Kansas News Service

The Kansas News Service produces essential enterprise reporting, diving deep and connecting the dots regarding the policies, issues and and events that affect the health of Kansans and their communities. The team is based at KCUR and collaborates with KMUW and public media stations across Kansas.

The Kansas News Service is made possible by a group of funding organizations, led by the Kansas Health Foundation. Other funders include United Methodist Health Ministry Fund, Sunflower Foundation, REACH Healthcare Foundation and the Health Care Foundation of Greater Kansas City. Additional support comes from the Corporation for Public Broadcasting.

If you'd like to subscribe to our to our weekly newsletter for stories on health, politics and education in Kansas, click here

Ways to Connect

A voting equipment vendor says a coding error is behind the delay in this year's primary election results in Johnson County, which left some statewide races undecided until the following morning earlier this month.

Nebraska-based Election Systems & Software (ES&S) issued an apology Monday, taking responsibility for the delay. Gary Weber, vice president of software development for ES&S, said it came down to a "non-performing" piece of software, which caused slow processing of the 192 encrypted master thumb drives that held the votes.

Kris Kobach lost his 2004 bid for Congress to Democrat Dennis Moore by a hefty margin — nearly 12 percentage points in a district that went Republican a few years later.

Ask Moore’s media consultant what turned that race, and he’ll point to allegations that Kobach took money from people with thinly veiled white supremacist agendas.

“It stopped his progress dead in the water,” recalls Martin Hamburger, who created a 2004 ad that hammered Kobach on that front.

(This story has been updated.)

Gov. Jeff Colyer lost a nail-biter Republican primary for governor to Secretary of Kris Kobach and quickly backed the man who beat him.

At least one key member of his campaign, however, moved on Monday to jump ship from the party’s nominee.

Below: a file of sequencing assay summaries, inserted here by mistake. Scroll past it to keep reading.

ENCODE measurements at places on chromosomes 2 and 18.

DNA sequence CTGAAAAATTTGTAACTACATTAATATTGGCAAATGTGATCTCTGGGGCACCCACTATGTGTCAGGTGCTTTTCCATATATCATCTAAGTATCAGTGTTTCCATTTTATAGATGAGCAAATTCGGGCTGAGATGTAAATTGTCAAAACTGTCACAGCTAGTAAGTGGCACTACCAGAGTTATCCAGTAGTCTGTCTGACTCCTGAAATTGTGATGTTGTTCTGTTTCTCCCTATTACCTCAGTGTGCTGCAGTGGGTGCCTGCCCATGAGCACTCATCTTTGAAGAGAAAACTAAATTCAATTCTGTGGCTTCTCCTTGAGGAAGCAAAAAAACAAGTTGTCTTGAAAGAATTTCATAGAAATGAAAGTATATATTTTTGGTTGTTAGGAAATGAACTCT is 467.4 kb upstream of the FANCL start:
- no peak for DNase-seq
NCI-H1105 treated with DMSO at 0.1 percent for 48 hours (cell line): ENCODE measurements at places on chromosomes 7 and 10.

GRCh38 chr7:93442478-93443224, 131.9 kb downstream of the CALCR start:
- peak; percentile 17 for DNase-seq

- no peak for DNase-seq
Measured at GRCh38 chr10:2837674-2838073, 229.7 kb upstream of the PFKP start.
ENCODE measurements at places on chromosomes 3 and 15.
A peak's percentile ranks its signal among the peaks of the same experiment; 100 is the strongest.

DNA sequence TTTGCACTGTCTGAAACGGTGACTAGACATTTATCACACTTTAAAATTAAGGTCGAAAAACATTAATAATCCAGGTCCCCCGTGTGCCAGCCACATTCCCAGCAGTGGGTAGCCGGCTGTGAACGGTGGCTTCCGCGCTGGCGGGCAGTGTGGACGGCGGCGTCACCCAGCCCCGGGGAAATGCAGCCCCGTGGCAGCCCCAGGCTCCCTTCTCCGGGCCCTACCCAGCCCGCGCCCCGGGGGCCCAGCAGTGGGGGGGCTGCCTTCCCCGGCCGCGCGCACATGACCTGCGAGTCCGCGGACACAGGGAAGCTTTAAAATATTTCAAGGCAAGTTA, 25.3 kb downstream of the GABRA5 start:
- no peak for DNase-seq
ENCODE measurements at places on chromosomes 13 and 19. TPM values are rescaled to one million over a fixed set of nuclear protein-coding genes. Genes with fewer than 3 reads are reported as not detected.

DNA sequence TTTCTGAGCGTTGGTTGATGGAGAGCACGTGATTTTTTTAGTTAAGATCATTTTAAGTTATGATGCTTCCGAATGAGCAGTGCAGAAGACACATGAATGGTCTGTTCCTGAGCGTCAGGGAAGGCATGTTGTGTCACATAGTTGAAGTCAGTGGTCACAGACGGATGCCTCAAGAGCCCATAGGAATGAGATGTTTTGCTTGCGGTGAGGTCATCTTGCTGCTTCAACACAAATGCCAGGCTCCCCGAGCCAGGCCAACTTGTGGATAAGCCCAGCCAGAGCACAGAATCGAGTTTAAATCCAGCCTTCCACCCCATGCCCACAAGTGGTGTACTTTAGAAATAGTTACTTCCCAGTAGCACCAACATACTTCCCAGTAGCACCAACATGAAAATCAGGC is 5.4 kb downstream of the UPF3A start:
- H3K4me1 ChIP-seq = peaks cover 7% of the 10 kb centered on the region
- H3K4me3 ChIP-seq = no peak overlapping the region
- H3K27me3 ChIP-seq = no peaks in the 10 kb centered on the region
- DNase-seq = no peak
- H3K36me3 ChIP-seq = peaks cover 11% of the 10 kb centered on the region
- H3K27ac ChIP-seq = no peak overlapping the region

Colyer campaign chairman and longtime former Kansas Farm Bureau president Steve Baccus threw his support to independent candidate Greg Orman.

Jasleen Kaur / flickr/Creative Commons

The task force formed by Gov. Jeff Colyer to combat opioid abuse is disregarding his marching orders to stay away from the topic of Medicaid expansion.

Instead, it has voted overwhelmingly to include expansion among its policy recommendations to the governor and lawmakers.

Dr. Eric Voth, a substance abuse specialist and member of the task force, says Kansas needs the additional federal dollars that expansion would generate to pay for other initiatives.

As much of the American political world looks with interest at the Kansas 3rd Congressional District race, a poll shows challenger Sharice Davids with a three-point edge over incumbant Republican Rep. Kevin Yoder.

The poll was paid for by the Davids' campaign. Still, it's the only poll that's been made public since Davids won the primary earlier this month.

Kansas Department of Wildlife, Parks and Tourism

If the experience of getting a bat stuck in your house or office isn’t unpleasant enough, Kansas health officials say it also means you should go get checked for rabies.

Stephen Koranda / Kansas News Service

Independent candidate for Kansas governor Greg Orman will stay on the ballot after state officials rejected a challenge to his candidacy Thursday.

Will Lawrence, a staffer for the state Senate’s top Democrat, had questioned thousands of the signatures Orman used to secure a spot in the race, saying they weren’t collected properly or notarized correctly.

Plenty of pundits are speculating that a Democratic takeover of the U.S. House would trigger impeachment proceedings against President Donald Trump.

But the Democrats attempting to flip three Republican-held congressional districts in Kansas aren’t at all eager to talk about the issue.

Do you need a babysitter to watch your kids while you campaign for public office? That’s now considered a valid campaign expense in Kansas.

The Kansas Governmental Ethics Commission said in an 8-1 vote Wednesday that campaign funds, such as donations, may be used to pay for child care. However, that child care must be directly related to campaigning or serving in office.

Brian Grimmett / Kansas News Service

New Trump administration rules aimed at protecting the coal industry reverse Obama-era regulations on greenhouse gases by letting states set their own rules.

That means Kansas regulators could clear the way for more coal, but economic trends have already driven a shift to natural gas and wind power.

Pages